The History of your Vehicle -

Clues on the Car

Remember that the last Police Minor (except any still on active service!) retired around 1971-2, so after 40+ years of private ownership it is possible that some clues on the vehicle may have been lost during restoration. Other clues may simply be hidden, and can be revealed with care. Have a look at some of these…

A Zip in the Headlining

This is almost 100% certain to be an ex Police car.  The zip was essential to gain access to the fixing bolts and wiring for roof signs and lights. As anyone who has ever removed and refitted a headlining will confirm, it is not something that you want to be doing on a regular basis for servicing! It is possible that a zip would also have been fitted to other vehicles such as Water Board Vans with signs on the cab roof, but so far the only examples that we have found have been Police vehicles.

Registration Number

Fleets of cars were usually purchased and registered en-bloc, and so have sequential index number. If you find a photograph or other record of a known Police vehicle and yours is within 30 – 40 either side, then it’s a good starting point.

The registration number will also give the location of first registration. If this is an area where it is known that the Police used Minors, it is again a starting point.  Conversely, if there is no record of Police use in that area, then the chances of the car being a Police vehicle diminish – but never rule anything out:  For example, Essex Police had no record of having Minors in their fleet.  Then whilst we were visiting their Head Quarters, a more elderly officer spotted our Panda and said:  “I remember when we had two Minors. They were our first radio cars”.


Holes in the Roof and Body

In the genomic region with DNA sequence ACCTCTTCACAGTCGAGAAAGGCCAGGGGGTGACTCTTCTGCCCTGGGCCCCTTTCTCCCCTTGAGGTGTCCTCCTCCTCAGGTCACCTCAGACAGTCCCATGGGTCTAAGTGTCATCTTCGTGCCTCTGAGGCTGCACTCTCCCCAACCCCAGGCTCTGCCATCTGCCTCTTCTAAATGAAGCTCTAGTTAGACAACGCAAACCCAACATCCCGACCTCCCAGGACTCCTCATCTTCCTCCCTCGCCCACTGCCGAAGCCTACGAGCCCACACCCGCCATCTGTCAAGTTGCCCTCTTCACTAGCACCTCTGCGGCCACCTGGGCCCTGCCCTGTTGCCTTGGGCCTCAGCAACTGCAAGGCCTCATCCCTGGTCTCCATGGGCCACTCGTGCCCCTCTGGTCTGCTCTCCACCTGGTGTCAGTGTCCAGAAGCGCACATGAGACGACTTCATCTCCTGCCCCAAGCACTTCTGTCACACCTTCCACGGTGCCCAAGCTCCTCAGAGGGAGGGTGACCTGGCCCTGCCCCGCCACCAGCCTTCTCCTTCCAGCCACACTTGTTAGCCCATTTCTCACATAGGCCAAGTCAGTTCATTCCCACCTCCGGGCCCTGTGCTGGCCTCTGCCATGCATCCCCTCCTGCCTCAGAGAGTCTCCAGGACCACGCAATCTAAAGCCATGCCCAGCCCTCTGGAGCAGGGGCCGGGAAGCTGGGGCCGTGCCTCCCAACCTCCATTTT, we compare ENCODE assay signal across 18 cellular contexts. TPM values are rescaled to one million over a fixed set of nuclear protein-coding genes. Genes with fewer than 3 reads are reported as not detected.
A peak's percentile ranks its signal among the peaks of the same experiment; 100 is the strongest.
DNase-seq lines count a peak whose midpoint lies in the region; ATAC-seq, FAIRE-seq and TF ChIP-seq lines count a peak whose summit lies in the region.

Some roof signs, aerials, and blue lights were bolted to the roof – hence the zip discussed above. Bolts required holes to be drilled, so if you find neat round holes repaired with filler then there is a possible link to the police – but remember that other vehicles had roof signs as well. Another place for aerials was on the rear offside quarter panel, between the wing and window. Although some private owners fitted conventional aerials here, it was easier, and hence more common, for private owners to use the front wing for radio aerials.

A magnet is a useful tool for locating holes – it won’t stick to filler!

Signs might also be fitted to the front and back of the car, so it really is a question of hunting round to see what you can find.  Inside, there might be extra holes for radio mounting (the passenger glove box was a favourite area) and switches for lights. Unfortunately, as there was no standard layout, any holes could have been made by subsequent owners for any accessory switch.


Colour of Paint

On the surface, this is not a good indicator.  The colours most often associated with Panda Cars are Bermuda Blue and Police White.  However, Minors used by the Police could also be found in Dark Blue, Black, Old English White, and probably a few other shades as well. Moreover, when Police cars were sold on, they were frequently given a coat of paint to cover any markings – in at least one case, a Bermuda Blue car had turned to green by the time it was sold on. Also, not every Bermuda Blue car was a Police vehicle, and plenty were sold to members of the public as their first owners.  Finally, consider what colours previous owners might have used during restoration.

However, if you are lucky enough to have a car that has not previously been stripped to bare metal, then careful rubbing down may reveal underlying paint, which, particularly if it’s Blue and White, will be a good clue. When rubbing down paint, please do take photographs of any colours that you find. This information is invaluable for historical record and essential if you want to restore the car to its Police colours – there is no precise specification for where colours began and ended, each workshop had its own ideas.


Colour of Interior Trim

As with the colour of the body, this can be unreliable - a previous owner may have fitted replacement trim of a different colour.  Black and Cherokee Red are the two trim colours that we have been able to find, but there could have been others.  The production record may say “black”, but we know of cases where red was fitted. This may be a mistake, or perhaps the factory was running short of black, did not want to stop the assembly process, and just used whatever was available.


It is rumoured that some Police Minors were fitted with strengthened front seats, typically with a flat rubber base rather then the normal webbing straps.